After flying to Christchurch from Wellington, we picked up a rental car and drove up SH7 to a car park at 863m. From near the car park the Lewis Tops Track climbs rapidly up to nearly 1,600m – quick access to the tops, always good in my view. This image - At about 1,200m on the Lewis Tops Track, looking north to Mt Freyberg (1,817m - far left) and range, Cannibal Gorge centre and the Spenser Mountains, right
Because the north ridge of Mount Technical is graded a 3, we carried a rope, harnesses and some rock anchors. We also had a tent and other related paraphernalia, so the weight of our packs had the sweat streaming out of us in the bright sunshine as we made our way along the tops, passing numerous inviting looking tarns. The north ridge of Mount Technical was soon in view, looking suitably craggy. This image - Mt Technical, right, with the Opera and Libretto Ranges to the east
If we’d been able to begin walking that morning we would have had enough time to tackle the north ridge on the same day, but by the time we reached a saddle beneath the Apprentice, an easy-to-reach 1,678m highpoint a little to the northwest of Mount Technical, there wasn’t enough daylight left. A little below us, nestled in a broad cirque, lay another tarn that looked like the perfect spot to camp.
But before we headed down there to set up, we dropped our packs and scrambled up the Apprentice. The top commanded superb 360 degree views. Shaun rattled off many facts about the peaks, ridges and valleys surrounding us. The landscape stretched further out in every direction than I’d imagined. Regrettably though, clouds were gathering in the south west and the wind was building. This image - A view south and west from the summit of the Apprentice. Lucretia is directly ahead and the Grand Duchess (1,703m) slightly to the right. Our camp tarn is far left
Down at the tarn we set up camp behind some sheltering boulders, enjoying smoked chicken, pasta and veges a la Barnett. There was to be no sunset though as the clouds really piled in.
Sometime after dark the rattling of rain on our tent fly didn’t sound encouraging. The weather system had arrived even faster than forecast and, next morning we agreed that there was little point trying to climb treacherous, slippery rocks into viewless soaking clag. At least Brass Monkey Biv offered small scale shelter a few hours walking, over 1,643m Lucretia.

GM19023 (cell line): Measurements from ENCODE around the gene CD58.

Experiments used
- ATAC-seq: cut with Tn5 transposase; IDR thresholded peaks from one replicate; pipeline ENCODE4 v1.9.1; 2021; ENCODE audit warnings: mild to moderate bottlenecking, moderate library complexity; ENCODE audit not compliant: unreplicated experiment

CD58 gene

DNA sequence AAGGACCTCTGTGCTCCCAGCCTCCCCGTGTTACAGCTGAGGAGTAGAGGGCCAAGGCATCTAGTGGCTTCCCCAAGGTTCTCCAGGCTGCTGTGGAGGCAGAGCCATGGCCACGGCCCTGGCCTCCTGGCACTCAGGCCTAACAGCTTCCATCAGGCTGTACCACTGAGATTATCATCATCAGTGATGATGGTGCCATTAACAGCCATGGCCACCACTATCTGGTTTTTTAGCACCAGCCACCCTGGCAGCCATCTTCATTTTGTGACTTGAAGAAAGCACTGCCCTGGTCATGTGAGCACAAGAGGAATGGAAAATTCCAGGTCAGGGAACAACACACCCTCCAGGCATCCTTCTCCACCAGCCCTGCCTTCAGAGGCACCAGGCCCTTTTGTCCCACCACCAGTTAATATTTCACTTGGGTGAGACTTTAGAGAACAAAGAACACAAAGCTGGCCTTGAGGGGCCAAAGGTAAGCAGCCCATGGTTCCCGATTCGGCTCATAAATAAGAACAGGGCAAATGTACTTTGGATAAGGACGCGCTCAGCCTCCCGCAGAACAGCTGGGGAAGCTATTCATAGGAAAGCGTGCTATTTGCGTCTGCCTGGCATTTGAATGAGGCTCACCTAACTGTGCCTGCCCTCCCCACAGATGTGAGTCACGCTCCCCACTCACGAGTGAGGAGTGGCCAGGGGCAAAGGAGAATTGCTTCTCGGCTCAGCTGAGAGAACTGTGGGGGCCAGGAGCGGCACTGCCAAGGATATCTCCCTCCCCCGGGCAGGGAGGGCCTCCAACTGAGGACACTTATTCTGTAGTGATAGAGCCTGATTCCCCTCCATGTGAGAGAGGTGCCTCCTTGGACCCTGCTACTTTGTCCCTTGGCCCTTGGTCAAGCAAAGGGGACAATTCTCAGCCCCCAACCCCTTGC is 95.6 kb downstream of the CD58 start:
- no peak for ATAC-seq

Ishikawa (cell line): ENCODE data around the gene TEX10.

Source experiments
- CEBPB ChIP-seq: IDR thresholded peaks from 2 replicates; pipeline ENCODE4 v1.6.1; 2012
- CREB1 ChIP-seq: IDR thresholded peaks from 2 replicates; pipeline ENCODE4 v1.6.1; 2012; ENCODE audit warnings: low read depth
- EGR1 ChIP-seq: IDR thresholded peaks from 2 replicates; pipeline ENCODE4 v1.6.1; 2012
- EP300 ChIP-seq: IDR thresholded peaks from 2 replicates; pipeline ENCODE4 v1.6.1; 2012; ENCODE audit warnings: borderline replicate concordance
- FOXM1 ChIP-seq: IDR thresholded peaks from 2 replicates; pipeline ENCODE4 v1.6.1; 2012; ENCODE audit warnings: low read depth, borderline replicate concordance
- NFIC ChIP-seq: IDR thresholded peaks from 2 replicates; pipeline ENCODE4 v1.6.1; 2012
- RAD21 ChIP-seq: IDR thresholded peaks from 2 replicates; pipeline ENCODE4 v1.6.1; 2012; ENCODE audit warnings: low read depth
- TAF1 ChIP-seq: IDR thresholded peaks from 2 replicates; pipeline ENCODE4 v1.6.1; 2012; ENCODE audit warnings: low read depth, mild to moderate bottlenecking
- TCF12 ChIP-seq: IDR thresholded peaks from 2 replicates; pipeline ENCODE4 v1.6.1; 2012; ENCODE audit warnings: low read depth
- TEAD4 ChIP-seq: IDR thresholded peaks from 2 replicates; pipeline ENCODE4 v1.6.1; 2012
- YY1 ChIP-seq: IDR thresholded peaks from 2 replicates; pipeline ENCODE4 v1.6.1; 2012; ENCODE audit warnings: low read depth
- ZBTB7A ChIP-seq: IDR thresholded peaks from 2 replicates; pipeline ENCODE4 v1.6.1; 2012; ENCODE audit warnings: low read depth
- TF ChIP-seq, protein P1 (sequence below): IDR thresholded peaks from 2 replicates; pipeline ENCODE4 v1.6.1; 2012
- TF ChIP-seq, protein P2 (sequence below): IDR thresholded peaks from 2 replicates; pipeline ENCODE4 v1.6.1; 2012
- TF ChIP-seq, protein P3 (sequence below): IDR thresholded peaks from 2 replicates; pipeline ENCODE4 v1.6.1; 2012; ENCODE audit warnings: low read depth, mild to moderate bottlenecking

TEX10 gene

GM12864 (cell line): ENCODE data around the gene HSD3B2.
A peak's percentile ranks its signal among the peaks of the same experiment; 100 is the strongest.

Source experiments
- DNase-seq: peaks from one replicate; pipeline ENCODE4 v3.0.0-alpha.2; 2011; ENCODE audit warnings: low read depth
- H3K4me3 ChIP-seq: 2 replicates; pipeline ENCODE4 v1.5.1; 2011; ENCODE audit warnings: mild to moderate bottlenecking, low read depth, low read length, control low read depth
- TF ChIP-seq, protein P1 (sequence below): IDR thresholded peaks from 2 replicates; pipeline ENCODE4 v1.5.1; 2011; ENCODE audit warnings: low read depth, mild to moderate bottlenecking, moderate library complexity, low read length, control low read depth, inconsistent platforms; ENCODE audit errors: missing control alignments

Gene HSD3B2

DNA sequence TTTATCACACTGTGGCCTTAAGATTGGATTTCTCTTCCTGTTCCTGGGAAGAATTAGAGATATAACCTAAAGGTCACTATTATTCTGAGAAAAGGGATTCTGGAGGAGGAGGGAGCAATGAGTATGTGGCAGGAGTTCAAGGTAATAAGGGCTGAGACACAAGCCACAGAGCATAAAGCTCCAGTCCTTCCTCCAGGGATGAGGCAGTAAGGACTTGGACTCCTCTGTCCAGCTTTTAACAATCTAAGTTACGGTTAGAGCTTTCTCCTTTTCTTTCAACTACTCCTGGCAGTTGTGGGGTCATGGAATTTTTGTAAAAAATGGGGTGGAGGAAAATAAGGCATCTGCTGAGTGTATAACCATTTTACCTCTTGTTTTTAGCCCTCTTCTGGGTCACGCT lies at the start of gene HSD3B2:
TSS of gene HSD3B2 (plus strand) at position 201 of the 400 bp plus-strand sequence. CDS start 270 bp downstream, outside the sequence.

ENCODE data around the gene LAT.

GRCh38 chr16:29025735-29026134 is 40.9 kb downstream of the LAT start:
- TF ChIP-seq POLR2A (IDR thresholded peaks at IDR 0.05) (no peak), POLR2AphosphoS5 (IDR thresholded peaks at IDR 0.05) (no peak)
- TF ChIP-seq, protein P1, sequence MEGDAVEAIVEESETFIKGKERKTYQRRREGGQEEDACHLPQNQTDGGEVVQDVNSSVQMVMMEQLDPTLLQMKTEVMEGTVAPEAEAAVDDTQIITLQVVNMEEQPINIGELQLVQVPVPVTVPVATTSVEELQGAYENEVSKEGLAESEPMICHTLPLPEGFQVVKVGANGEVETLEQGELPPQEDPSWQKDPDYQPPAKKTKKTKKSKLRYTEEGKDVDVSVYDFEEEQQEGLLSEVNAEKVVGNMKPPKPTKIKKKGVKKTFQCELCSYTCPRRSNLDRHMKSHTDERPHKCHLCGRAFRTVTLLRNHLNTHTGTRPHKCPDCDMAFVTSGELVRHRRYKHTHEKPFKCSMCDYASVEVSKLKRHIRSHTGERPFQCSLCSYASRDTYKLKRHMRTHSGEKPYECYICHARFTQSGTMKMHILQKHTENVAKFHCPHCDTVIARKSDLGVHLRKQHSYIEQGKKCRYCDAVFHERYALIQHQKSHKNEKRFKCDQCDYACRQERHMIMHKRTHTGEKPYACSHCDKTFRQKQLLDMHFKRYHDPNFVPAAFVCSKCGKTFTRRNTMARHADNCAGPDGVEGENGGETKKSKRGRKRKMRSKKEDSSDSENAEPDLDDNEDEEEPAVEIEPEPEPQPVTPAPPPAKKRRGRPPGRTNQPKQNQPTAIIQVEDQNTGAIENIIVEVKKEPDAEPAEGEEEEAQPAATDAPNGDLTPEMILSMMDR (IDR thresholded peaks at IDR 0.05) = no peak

In very limited visibility it took us longer than expected to find our way across rugged, sometimes narrow and exposed ridge tops to the Biv. This image - Heading south west along the craggy ridge towards Brass Monkey Biv
At one point a packless wrecky was needed to navigate seemingly bottomless bluffs, but after three or so hours we descended below the cloud base and saw beneath us a tiny yellowish orange box sitting beside a tarn. Brass Monkey Biv – its location was as evocative as its name.
The Biv is literally a two metre cube, with the top relenting into a small roof pitch (at two metres I might even be being generous). One side has a door, another a window.
The back wall has two bunks, with the top bunk designed for contortionists. Though tiny, once we got settled inside, the interior did seem a bit larger than you’d expect it to be from the outside – a bit like Doctor Who’s Tardis in fact.
Although the weather hadn’t been conducive to any serious climbing, clearings in the clag during the afternoon encouraged us out to explore the terrain around the Biv. More tarns cropped up as we wandered over the folds in the landscape.
And a steep scramble leading up to a 1,674m highpoint to the west couldn’t be ignored. Once on top, again we were rewarded with beautiful views. The cloud base smothered the last 50 or so metres of distant Mount Technical, but everything lower than about 1,800 metres was in view. This image - A view east from the 1,674m high point, back to Brass Monkey Biv (lower right) and the route we took that day back to Mt Technical - top right, shrouded in cloud